Covid-19 may be man-made: Taiwan scholar

A professor at the National Taiwan University claims the highly infectious virus could be 'synthetic' 

by Frank Chen
Covid-19 may be man-made, claims Taiwan scholar
Ground staff check the body temperatures of passengers at Taipei Taoyuan Airport. Photo: Central News Agency, Taiwan

As scientists, doctors, academics and conspiracy theorists toss around ideas and speculate on where the highly infectious virus originated, a professor in etiology at the National Taiwan University has claimed that the highly infectious virus could be “synthetic” in nature – in other words, man-made. 

Questions about the exact origin of the novel coronavirus have grown as it spread across China and then beyond. Hubei, the central Chinese province where it first erupted, reported 499 new cases on Tuesday, while South Korea, Japan, Singapore and Italy have become the new frontiers in the battle to contain the contagion. 

Speculation has grown about how the Covid-19 virus came into being. The official conclusion by Chinese authorities is that a dingy wet market in Wuhan – Hubei’s capital – was the source of the respiratory pathogen as animal-human transmission could have occurred there. 

There has been much speculation about a virology institute in the city, affiliated with the Chinese Academy of Sciences, with rumors about a leakage due to slack management triggering a public health crisis worse than the SARS incident of 2003. 

Some of the more nonsensical talk includes a conspiracy theory that the United States “made” the virus to mass-infect Chinese people and stop the rise of its arch-rival. 

Now a professor in etiology at the National Taiwan University has claimed the highly infectious virus could be “synthetic” in nature, or man-made. 

“Researchers likely synthesized the Covid-19, although more studies are needed to be certain,” NTU professor Fang Chi-tai told a forum on disease control and prevention in Taipei held by the Taiwan Public Health Association earlier this month.

During his presentation, Fang outlined several hypotheses raised by Taiwanese and overseas researchers, including the probability that the virus was “man-made” and was leaked from the Wuhan Institute of Virology due to gross mismanagement. 

Fang said the Wuhan facility’s biosafety level-4 laboratory was used to store, handle and research samples of SARS, Ebola and other deadly infectious viruses

“Given China’s poor track record of lab safety management, including a leakage of the SARS virus at a state lab in 2004, it is possible that a virus escaped from the Wuhan facility and resulted in the epidemic,” Fang was quoted by Taiwan’s Central News Agency and the Taipei Times as saying.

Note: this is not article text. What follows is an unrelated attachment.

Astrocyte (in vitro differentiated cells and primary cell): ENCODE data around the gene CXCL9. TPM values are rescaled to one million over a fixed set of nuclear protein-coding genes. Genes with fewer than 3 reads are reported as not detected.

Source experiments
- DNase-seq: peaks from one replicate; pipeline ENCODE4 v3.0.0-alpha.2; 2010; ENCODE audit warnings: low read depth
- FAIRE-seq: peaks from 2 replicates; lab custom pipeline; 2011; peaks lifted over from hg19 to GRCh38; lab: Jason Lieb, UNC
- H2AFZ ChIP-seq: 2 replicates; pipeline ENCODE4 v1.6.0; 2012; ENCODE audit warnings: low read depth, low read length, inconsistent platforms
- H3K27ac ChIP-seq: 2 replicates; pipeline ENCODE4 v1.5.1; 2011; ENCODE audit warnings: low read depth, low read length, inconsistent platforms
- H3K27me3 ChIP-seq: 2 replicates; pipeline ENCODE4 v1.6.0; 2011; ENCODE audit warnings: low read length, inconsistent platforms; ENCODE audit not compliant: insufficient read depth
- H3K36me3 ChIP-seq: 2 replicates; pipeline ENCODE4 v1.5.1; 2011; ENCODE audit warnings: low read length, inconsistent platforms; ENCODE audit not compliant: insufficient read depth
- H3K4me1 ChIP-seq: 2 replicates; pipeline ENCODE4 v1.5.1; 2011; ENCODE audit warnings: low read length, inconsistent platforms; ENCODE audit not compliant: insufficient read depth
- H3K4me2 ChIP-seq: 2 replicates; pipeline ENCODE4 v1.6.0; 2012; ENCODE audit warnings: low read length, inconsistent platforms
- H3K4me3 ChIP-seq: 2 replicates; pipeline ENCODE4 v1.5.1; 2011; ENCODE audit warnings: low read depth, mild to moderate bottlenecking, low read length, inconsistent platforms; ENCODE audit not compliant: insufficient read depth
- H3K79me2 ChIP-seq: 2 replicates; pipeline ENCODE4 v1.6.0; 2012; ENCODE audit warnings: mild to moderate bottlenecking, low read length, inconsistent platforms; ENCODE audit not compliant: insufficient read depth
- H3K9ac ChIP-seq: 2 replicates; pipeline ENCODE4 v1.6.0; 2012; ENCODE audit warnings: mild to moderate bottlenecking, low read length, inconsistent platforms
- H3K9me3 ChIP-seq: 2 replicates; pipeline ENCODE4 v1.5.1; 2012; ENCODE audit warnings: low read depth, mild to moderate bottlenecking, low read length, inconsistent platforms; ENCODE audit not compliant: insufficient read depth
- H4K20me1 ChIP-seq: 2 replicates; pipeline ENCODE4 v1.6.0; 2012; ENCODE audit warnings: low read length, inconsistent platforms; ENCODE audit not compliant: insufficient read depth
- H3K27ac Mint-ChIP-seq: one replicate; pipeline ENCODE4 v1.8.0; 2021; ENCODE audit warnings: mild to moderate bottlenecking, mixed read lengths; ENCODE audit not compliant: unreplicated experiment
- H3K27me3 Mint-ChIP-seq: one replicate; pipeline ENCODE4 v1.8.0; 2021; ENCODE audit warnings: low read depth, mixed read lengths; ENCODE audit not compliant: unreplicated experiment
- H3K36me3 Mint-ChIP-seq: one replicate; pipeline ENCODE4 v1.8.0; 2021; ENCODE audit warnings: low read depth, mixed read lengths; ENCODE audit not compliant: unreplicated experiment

He added that analyses of the Covid-19 virus have shown that it had a 96% genetic similarity with an RaTG13 bat virus also stored at the institute, and that the Covid-19 could be “manufactured” by modifying the RaTG13 virus. 

Fang also revealed that French researchers had discovered four more amino acids in the gene sequence of Covid-19 than other known coronaviruses, which could be added artificially to make the viral transmission easier.

Fang’s theory is that natural mutations of viruses will only result in small, singular changes, and it is suspicious to see a naturally mutated virus suddenly take on four amino acids.

Determining the source of the virus would have important implications for epidemiology, he added, saying that if the virus was indeed synthetic, then it could be easier for it to be eradicated. 

A woman wearing a protective facemask walks under lanterns in Taipei during the Lunar New Year on January 30, 2020. Photo: AFP/Sam Yeh 

Meanwhile, Taiwan’s top research institute Academia Sinica said its researchers had already developed an antibody testing method for Covid-19 infection and made encouraging progress in synthesizing remdesivir, a medicine that many believe could cure the infection.

Taiwan’s Center for Disease Control on Tuesday sent serum samples from three people who had contact with Taiwan’s first Covid-19 fatality to the Academia Sinica, as part of a joint effort to determine the source of that infection and if the three had developed antibodies. The initial tests showed that only one sample had antibodies for Covid-19 and SARS.

The sample was obtained from a Taiwanese businessperson who was not listed as a confirmed case, as researchers believed his immune system had beaten the virus. Yet the institute said it was still a mystery whether a person who had recovered from a novel coronavirus infection could contract it again. 

Another team at Taiwan’s Institute of Chemistry has also succeeded in synthesizing 100mg of remdesivir. 

The synthesized drug cannot be used without the consent of a US pharmaceutical firm that manufactures remdesivir. It was reported that Taiwan was negotiating a technology transfer deal to start mass production of the antiviral drug. 

Remdesivir is a novel drug developed by the California-based Gilead Sciences as a treatment for Ebola virus and Marburg virus infections, and it has subsequently been found to show antiviral activity against other viruses.

Based on its success against other coronavirus infections, Gilead provided remdesivir to physicians that treated an American patient infected with Covid-19 and was offering the compound to China for a pair of trials in infected individuals with and without severe symptoms. 

The mystery of how and where the virus started may take longer to discover than the cure.